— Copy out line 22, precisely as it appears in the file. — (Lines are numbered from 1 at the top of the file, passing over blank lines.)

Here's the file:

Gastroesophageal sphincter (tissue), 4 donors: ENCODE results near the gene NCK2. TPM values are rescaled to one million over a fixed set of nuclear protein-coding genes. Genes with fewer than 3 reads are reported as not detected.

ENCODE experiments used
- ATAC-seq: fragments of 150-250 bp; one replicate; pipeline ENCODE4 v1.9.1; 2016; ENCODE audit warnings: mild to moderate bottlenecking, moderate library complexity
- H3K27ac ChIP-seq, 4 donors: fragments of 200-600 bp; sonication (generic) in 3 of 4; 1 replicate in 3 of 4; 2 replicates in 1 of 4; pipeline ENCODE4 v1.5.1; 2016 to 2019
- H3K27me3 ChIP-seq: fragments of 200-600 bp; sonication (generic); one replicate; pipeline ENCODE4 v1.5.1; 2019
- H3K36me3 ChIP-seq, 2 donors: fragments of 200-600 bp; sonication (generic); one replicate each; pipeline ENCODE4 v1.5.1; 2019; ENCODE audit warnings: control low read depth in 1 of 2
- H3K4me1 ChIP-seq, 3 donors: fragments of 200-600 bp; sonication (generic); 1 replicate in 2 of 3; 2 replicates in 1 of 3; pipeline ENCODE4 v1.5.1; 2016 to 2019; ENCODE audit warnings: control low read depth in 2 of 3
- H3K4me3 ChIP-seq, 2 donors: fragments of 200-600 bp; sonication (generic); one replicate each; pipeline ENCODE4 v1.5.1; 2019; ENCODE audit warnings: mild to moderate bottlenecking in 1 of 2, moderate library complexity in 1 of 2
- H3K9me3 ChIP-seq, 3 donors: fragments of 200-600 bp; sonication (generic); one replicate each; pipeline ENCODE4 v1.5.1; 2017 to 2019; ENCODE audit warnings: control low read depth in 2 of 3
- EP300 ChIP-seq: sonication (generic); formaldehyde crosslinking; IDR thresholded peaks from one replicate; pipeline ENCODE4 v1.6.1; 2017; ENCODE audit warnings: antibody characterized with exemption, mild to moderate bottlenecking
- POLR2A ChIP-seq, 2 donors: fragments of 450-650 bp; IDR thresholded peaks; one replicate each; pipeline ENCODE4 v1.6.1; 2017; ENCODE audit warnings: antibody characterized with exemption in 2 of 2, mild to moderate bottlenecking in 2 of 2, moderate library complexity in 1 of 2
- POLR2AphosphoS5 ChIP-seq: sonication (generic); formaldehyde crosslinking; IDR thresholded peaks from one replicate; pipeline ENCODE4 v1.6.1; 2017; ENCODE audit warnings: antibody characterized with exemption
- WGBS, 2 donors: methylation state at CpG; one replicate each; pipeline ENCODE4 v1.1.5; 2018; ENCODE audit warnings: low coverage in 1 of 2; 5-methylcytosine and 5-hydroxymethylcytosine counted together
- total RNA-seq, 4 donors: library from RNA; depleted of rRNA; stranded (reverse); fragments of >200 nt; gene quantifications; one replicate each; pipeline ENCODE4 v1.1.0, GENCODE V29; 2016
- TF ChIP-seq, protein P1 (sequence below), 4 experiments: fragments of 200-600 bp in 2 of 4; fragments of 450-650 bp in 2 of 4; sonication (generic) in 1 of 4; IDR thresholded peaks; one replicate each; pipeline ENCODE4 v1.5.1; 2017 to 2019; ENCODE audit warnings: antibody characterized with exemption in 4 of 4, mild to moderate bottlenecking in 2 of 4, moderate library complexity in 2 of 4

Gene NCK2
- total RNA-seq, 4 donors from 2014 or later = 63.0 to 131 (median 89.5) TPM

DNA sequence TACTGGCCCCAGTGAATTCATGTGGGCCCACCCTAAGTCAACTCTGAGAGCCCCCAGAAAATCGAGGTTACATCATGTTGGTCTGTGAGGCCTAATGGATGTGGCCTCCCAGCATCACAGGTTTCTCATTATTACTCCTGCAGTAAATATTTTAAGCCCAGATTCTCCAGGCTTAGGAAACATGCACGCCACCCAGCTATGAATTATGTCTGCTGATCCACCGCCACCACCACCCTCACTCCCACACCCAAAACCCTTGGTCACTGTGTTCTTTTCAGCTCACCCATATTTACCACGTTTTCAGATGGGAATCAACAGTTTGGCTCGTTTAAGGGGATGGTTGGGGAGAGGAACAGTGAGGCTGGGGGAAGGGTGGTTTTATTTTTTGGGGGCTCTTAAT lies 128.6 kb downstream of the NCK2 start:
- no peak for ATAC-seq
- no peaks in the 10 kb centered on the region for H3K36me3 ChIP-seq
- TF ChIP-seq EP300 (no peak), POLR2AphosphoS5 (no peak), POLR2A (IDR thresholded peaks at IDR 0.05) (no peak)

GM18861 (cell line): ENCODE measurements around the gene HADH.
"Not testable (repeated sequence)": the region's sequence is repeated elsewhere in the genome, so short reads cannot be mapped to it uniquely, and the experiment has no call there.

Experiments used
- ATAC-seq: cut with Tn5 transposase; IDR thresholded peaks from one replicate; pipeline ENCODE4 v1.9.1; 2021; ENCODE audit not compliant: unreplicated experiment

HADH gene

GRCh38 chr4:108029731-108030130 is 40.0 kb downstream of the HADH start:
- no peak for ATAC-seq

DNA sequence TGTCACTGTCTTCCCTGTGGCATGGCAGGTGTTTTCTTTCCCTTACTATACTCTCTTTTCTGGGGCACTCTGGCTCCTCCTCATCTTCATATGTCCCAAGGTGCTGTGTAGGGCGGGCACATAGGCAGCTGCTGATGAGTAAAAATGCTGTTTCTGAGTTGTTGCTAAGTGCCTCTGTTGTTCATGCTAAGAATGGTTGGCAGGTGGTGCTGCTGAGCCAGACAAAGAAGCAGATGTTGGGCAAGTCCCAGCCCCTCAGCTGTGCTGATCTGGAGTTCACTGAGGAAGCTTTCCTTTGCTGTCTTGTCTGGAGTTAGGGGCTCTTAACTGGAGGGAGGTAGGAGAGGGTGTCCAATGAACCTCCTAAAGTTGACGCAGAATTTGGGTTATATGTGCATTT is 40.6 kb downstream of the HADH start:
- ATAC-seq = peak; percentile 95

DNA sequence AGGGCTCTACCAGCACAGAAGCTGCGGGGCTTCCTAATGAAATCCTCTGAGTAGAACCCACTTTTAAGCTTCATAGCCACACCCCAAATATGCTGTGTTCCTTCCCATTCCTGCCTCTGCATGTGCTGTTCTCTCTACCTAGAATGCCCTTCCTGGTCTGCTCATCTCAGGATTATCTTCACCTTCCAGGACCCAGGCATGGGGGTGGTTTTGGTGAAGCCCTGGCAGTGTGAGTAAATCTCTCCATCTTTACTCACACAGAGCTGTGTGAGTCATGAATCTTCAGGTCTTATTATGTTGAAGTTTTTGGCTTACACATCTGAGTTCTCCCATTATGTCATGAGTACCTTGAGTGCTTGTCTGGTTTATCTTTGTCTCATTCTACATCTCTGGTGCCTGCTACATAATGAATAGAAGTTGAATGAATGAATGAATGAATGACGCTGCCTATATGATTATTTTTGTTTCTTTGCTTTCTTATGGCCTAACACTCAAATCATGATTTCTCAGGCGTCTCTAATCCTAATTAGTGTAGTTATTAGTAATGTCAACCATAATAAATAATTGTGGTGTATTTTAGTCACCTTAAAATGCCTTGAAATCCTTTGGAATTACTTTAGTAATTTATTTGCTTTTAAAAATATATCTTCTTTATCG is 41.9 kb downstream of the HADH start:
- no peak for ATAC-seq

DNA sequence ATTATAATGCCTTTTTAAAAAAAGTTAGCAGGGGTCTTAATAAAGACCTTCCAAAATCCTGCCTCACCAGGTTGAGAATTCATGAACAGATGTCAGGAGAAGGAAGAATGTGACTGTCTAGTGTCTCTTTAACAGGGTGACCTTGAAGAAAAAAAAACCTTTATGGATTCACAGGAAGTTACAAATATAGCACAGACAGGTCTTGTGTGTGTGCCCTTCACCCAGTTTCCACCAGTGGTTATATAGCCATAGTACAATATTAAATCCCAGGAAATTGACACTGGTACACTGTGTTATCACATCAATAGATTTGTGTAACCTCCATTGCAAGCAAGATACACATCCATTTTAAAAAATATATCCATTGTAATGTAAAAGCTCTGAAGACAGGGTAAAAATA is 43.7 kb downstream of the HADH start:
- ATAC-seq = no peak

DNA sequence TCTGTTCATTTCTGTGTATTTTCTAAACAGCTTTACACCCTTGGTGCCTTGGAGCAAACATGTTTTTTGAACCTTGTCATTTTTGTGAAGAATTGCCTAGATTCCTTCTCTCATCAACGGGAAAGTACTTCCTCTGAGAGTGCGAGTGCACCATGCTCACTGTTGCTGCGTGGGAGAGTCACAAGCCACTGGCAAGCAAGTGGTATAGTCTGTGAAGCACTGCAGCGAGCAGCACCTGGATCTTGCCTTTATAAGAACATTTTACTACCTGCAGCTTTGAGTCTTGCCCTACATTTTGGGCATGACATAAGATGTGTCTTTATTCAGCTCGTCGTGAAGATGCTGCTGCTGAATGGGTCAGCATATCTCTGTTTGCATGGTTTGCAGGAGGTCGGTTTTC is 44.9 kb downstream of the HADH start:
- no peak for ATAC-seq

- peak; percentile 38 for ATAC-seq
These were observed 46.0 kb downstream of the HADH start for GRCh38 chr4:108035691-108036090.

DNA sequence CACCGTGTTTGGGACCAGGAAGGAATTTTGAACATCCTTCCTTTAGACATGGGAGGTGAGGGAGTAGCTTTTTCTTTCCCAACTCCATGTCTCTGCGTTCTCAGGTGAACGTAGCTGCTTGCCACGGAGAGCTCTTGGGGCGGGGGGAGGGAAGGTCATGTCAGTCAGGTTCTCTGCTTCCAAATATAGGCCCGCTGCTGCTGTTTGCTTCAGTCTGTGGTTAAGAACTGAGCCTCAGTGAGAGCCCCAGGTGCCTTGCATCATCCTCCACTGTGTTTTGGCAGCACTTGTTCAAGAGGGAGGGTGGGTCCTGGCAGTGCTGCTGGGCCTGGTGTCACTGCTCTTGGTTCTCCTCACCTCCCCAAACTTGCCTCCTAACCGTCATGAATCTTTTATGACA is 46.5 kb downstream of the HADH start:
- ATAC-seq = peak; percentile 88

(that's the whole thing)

GM18861 (cell line): ENCODE measurements around the gene HADH.